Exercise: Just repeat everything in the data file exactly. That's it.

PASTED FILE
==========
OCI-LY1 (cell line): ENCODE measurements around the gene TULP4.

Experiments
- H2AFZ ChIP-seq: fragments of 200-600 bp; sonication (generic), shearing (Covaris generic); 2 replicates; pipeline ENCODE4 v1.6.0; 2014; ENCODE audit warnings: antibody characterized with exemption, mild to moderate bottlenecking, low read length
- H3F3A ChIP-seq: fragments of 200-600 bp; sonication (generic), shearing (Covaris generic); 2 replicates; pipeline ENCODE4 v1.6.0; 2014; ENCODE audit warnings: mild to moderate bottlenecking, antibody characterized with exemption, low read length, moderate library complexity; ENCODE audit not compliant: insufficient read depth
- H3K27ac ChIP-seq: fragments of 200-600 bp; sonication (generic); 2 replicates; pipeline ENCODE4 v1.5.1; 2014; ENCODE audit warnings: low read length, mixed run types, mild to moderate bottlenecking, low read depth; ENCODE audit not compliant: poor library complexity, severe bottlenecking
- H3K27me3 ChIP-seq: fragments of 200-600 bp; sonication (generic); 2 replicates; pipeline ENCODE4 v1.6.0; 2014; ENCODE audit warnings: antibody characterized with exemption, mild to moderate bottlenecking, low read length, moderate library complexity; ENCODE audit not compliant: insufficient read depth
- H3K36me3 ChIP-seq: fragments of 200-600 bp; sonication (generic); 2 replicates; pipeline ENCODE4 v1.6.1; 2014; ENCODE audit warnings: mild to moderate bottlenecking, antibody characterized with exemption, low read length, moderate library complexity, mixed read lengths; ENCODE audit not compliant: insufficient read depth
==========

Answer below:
OCI-LY1 (cell line): ENCODE measurements around the gene TULP4.

Experiments
- H2AFZ ChIP-seq: fragments of 200-600 bp; sonication (generic), shearing (Covaris generic); 2 replicates; pipeline ENCODE4 v1.6.0; 2014; ENCODE audit warnings: antibody characterized with exemption, mild to moderate bottlenecking, low read length
- H3F3A ChIP-seq: fragments of 200-600 bp; sonication (generic), shearing (Covaris generic); 2 replicates; pipeline ENCODE4 v1.6.0; 2014; ENCODE audit warnings: mild to moderate bottlenecking, antibody characterized with exemption, low read length, moderate library complexity; ENCODE audit not compliant: insufficient read depth
- H3K27ac ChIP-seq: fragments of 200-600 bp; sonication (generic); 2 replicates; pipeline ENCODE4 v1.5.1; 2014; ENCODE audit warnings: low read length, mixed run types, mild to moderate bottlenecking, low read depth; ENCODE audit not compliant: poor library complexity, severe bottlenecking
- H3K27me3 ChIP-seq: fragments of 200-600 bp; sonication (generic); 2 replicates; pipeline ENCODE4 v1.6.0; 2014; ENCODE audit warnings: antibody characterized with exemption, mild to moderate bottlenecking, low read length, moderate library complexity; ENCODE audit not compliant: insufficient read depth
- H3K36me3 ChIP-seq: fragments of 200-600 bp; sonication (generic); 2 replicates; pipeline ENCODE4 v1.6.1; 2014; ENCODE audit warnings: mild to moderate bottlenecking, antibody characterized with exemption, low read length, moderate library complexity, mixed read lengths; ENCODE audit not compliant: insufficient read depth